To be in a film starring Bankhead, this invited play comes with a risk. The worlds Bankhead’s characters inhabit are often on the racial edges of a segregated society, what white folks considered the social “wild.” The Cheat draws on anxieties around Chinese gambling and opium dens and misconstruals about South Asian gods of “death” to set up airs of suspense, threat, and danger.
Devil and the Deep continues this tropeing into the North African bazaar. This melo-romantic submarine picture is in many ways a wonder. It’s as packed with genres as it is stars. This time Tallulah takes on the role of Diana Storm, the unhappy wife of naval commander Charles (Charles Laughton) who, despite his strictures, can’t prevent his wife from flirting with young officers (like Cary Grant). But when Diana falls in earnest for the strapping Lieutenant Sempter (Gary Cooper), her husband will take drastic measures of revenge to torpedo their romance.
While its visuals and dialogue may not be as considered as in The Cheat, Devil and the Deep more than makes up for it with star power and committed delivery. Laughton, fresh from stardom on the English stage, is perfect as the sweaty and disturbed commander. Cooper is at the height of his refined charms, Grant just beginning his remarkable ascent.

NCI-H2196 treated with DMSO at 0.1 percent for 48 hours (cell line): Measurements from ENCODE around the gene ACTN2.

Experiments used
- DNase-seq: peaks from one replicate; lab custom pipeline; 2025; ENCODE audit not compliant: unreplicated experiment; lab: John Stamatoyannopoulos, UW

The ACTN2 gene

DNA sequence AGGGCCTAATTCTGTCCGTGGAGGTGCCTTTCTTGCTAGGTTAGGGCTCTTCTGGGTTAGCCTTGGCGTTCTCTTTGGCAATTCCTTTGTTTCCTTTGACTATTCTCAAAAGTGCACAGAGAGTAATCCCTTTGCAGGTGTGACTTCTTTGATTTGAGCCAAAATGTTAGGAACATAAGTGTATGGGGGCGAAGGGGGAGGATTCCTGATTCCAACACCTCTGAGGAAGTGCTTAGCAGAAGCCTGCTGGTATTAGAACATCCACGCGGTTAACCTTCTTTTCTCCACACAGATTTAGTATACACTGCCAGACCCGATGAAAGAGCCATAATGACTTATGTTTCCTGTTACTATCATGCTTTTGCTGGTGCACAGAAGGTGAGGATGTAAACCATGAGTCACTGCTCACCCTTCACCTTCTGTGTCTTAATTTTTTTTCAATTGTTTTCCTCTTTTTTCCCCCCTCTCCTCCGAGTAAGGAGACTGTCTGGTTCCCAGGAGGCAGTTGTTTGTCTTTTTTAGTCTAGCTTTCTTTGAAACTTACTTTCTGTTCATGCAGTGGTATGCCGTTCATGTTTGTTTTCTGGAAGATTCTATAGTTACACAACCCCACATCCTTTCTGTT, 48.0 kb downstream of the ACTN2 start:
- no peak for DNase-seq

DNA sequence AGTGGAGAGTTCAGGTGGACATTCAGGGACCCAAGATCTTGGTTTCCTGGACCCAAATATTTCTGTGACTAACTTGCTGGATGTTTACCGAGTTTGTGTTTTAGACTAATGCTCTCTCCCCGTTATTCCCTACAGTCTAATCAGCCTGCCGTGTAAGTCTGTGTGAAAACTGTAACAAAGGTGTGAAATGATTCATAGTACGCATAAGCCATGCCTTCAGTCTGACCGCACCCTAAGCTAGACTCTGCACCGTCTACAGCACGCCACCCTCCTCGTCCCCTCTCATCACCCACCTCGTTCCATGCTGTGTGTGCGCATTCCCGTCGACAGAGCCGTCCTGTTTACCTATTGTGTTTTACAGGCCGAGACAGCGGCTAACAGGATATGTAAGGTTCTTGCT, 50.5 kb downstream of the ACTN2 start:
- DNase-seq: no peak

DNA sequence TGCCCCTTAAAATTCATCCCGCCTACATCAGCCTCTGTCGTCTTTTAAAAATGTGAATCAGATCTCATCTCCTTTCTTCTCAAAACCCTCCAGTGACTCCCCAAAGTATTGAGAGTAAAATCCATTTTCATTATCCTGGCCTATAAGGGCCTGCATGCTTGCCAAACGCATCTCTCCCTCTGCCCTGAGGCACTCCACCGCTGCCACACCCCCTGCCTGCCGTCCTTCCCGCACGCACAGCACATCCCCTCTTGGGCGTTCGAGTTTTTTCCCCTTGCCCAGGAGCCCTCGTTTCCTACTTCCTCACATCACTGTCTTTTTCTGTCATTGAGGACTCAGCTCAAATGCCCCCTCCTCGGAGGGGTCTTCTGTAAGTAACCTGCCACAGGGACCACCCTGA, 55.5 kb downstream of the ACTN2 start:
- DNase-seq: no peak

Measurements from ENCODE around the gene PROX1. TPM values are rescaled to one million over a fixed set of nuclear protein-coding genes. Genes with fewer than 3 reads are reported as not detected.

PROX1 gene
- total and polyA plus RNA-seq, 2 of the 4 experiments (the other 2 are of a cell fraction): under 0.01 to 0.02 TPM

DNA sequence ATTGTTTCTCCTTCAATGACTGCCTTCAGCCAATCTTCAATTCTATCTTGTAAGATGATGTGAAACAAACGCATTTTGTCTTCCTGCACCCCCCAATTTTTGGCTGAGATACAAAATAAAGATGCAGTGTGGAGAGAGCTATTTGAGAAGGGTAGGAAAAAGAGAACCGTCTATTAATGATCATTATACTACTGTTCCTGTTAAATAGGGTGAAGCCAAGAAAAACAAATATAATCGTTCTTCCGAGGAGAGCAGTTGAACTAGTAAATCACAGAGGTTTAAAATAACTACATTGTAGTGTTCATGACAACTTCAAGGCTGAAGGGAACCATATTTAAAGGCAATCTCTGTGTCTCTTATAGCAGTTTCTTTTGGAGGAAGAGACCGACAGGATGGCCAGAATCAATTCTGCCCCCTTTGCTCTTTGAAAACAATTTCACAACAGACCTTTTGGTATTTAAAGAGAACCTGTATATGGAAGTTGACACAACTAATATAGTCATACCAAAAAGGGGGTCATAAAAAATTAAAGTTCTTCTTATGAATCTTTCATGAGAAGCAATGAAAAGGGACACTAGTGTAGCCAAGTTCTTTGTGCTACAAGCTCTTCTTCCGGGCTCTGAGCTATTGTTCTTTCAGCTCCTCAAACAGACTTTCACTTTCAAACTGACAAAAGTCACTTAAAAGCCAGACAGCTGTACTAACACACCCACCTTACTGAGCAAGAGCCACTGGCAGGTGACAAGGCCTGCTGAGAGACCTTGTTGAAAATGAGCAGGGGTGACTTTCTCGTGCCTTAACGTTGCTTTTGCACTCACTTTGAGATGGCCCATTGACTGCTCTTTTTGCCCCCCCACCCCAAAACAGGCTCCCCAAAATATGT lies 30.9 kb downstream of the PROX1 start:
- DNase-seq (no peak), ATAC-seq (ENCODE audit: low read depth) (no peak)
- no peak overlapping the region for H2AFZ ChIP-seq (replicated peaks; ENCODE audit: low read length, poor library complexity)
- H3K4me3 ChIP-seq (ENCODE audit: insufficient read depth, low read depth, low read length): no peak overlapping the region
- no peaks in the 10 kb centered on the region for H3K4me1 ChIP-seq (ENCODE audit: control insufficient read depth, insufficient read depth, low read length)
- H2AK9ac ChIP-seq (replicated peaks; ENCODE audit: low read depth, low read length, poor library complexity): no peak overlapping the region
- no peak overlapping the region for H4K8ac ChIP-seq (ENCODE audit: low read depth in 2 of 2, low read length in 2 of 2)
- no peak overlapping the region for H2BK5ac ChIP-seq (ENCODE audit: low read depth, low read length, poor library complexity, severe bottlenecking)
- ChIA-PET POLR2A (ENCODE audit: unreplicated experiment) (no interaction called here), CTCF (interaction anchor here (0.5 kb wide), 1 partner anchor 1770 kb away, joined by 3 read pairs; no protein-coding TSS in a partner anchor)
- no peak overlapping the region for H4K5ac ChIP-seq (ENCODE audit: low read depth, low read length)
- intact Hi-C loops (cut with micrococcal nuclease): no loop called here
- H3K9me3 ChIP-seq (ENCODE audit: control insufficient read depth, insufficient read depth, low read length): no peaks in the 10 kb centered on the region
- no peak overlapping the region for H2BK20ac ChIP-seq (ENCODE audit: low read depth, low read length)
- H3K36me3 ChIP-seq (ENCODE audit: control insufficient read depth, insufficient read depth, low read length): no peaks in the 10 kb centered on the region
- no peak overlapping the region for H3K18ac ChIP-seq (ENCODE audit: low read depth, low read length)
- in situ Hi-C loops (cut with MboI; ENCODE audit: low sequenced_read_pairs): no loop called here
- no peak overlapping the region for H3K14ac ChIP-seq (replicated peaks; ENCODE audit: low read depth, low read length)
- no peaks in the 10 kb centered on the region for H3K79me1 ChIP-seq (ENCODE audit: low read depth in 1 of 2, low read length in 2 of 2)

But they’re pawns in the hands of Ms. Bankhead. Just as in The Cheat, Bankhead continues her persona as a clever, morose, sexually liberated, situationally confined wife. Through Diana’s dissatisfaction with marriage and women’s lot in general, Bankhead is able to ridicule conservative social values through the tenor of her voice, the arch of her insect-like eyebrows, gesture, and camp posturing.
It’s a tale of romance, revenge, psychology, and emergency. Tensions rise and ships sink against the backdrop of the North African coast. Yet this setting plays more than a background role in the film.
Just as it was seen as a fitting masquerade theme in The Cheat, the bazaar held and is in some ways continues to hold sway in Westerners’ Orientalist imagination as a place of seductive and terrifying mixing, a loud and scented place with wild people and economies. A seemingly lawless place where anything could happen. We still use the term for anything that defies organization and understanding. It’s in this place of jumbled morals and markets that Diana first has her meet cute with Lt. Sempter.